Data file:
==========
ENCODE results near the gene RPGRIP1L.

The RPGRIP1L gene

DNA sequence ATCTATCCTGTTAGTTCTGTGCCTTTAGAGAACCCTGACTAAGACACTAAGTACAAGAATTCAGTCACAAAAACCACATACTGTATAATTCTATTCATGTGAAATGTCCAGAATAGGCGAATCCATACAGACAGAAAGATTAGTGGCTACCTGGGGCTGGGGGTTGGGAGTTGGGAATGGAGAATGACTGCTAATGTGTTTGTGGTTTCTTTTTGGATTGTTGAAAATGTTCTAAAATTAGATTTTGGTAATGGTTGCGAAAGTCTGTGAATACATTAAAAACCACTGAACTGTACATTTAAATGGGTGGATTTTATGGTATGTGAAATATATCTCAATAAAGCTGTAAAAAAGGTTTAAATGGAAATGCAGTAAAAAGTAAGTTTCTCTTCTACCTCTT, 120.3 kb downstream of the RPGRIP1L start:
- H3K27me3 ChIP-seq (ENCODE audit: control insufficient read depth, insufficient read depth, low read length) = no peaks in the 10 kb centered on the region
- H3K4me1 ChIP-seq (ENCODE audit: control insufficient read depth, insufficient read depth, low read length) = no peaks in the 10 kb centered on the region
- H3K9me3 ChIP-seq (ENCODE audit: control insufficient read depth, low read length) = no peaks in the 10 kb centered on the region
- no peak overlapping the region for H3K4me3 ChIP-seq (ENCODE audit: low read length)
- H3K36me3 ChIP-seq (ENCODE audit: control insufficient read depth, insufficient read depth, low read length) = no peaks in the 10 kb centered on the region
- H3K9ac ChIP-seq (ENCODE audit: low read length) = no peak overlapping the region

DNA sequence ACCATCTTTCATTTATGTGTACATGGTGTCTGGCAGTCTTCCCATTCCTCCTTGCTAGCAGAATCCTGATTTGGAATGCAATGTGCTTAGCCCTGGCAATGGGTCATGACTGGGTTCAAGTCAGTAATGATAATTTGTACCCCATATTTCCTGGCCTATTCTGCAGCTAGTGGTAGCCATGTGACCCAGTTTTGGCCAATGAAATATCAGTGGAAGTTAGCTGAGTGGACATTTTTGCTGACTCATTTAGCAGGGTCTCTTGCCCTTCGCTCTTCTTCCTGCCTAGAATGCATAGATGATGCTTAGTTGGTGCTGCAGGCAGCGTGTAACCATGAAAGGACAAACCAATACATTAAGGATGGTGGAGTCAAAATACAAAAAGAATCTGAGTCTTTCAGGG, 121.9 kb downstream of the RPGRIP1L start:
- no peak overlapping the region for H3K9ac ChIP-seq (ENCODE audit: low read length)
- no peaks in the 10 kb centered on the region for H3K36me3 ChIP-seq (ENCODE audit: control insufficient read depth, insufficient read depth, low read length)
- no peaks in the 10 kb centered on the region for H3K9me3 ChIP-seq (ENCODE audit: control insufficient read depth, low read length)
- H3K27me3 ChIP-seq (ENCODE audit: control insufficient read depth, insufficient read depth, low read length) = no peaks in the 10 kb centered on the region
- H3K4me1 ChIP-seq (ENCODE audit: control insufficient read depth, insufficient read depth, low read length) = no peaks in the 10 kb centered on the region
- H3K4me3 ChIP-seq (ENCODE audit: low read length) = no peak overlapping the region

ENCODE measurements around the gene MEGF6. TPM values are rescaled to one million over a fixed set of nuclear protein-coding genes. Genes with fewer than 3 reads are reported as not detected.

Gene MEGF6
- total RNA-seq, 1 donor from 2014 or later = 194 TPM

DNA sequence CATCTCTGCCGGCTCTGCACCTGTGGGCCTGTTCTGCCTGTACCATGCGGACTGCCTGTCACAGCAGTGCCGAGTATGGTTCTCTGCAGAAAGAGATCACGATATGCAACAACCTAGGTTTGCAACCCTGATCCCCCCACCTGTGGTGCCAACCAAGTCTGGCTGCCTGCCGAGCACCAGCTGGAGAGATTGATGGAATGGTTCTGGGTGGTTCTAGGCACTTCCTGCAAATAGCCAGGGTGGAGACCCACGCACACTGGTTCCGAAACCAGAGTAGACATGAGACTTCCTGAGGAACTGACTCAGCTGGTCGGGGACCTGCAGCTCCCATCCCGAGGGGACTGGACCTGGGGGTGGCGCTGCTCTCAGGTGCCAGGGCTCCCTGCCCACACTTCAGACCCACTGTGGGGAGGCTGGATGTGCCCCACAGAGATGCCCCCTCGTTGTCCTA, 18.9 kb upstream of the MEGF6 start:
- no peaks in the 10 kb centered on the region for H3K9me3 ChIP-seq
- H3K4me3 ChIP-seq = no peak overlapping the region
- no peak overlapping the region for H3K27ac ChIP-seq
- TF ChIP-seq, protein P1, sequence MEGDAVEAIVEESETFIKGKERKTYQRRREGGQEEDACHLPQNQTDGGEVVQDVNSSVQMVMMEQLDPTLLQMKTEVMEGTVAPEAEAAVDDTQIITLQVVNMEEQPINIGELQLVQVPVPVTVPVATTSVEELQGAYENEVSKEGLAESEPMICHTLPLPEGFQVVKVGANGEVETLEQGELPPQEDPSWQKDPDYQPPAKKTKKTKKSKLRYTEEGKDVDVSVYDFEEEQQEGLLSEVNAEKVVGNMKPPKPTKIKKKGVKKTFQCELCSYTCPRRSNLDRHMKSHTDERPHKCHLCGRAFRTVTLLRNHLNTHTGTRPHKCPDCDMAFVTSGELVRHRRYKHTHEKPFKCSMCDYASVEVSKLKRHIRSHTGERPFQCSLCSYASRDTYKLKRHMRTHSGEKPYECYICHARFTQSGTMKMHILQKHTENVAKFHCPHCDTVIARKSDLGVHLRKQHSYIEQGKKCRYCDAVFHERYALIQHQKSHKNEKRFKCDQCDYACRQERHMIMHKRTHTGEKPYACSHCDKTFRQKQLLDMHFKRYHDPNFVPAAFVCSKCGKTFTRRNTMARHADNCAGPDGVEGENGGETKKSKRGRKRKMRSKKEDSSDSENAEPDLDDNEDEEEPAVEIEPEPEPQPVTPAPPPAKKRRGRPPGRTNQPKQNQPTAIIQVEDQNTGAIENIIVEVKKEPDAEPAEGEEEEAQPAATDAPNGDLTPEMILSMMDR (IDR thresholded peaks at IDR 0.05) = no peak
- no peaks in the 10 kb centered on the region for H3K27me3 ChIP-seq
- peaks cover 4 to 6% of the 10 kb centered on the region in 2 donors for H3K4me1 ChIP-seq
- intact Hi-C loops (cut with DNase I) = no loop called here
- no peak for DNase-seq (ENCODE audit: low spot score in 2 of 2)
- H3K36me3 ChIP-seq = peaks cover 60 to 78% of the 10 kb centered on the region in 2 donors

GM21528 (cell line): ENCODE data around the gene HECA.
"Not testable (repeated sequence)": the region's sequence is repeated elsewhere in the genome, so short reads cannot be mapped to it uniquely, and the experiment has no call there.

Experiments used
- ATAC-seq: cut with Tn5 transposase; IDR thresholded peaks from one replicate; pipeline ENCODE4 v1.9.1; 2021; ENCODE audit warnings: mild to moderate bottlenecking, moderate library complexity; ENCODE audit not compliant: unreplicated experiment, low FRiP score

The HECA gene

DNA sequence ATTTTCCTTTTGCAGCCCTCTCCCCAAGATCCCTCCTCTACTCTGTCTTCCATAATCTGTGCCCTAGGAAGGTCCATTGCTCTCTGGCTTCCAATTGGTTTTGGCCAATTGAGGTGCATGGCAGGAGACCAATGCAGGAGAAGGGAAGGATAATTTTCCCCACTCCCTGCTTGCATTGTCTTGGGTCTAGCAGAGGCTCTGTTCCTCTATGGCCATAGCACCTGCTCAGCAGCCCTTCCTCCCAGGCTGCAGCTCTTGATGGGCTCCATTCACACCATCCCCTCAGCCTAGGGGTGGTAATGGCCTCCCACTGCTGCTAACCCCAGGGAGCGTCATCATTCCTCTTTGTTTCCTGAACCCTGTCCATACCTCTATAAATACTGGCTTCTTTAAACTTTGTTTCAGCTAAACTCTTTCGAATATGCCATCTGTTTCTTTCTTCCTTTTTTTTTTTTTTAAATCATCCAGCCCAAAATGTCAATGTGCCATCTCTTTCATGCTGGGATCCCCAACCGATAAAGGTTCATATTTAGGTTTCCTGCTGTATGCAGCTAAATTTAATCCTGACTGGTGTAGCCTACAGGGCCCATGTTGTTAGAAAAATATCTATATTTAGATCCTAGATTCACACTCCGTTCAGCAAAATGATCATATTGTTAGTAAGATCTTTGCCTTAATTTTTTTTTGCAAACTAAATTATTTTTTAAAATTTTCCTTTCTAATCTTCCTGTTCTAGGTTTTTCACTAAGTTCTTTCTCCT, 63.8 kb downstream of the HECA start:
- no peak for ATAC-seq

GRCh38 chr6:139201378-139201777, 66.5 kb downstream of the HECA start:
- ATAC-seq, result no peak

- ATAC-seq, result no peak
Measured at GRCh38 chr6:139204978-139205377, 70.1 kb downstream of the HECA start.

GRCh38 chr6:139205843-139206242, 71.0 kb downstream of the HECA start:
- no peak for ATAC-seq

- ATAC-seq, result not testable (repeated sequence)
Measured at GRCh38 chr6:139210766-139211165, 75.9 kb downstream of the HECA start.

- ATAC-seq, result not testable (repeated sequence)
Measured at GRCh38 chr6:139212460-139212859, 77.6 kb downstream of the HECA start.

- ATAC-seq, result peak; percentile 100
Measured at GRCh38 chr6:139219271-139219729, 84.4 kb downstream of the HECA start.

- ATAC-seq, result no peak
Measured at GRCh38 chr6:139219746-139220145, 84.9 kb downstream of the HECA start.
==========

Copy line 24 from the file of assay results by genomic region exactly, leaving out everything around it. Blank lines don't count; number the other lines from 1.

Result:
- TF ChIP-seq, protein P1, sequence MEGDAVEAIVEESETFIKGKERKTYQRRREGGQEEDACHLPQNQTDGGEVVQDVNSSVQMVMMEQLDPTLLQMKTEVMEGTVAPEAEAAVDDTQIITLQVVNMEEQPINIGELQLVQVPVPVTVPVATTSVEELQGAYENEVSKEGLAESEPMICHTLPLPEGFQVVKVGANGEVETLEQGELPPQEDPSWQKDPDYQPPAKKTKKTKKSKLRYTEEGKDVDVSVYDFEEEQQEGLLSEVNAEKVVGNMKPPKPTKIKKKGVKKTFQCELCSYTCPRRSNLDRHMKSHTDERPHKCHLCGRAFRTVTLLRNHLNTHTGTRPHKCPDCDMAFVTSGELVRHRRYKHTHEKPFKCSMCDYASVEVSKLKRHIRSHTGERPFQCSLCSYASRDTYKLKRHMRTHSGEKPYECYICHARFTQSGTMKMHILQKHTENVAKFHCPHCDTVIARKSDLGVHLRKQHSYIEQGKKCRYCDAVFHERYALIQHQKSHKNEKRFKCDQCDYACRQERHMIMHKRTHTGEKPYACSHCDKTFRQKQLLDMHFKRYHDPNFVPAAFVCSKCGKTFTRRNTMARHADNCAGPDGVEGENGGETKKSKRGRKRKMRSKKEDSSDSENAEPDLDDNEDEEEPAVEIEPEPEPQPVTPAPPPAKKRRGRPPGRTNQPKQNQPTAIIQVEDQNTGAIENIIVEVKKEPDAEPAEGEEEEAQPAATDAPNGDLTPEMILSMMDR (IDR thresholded peaks at IDR 0.05) = no peak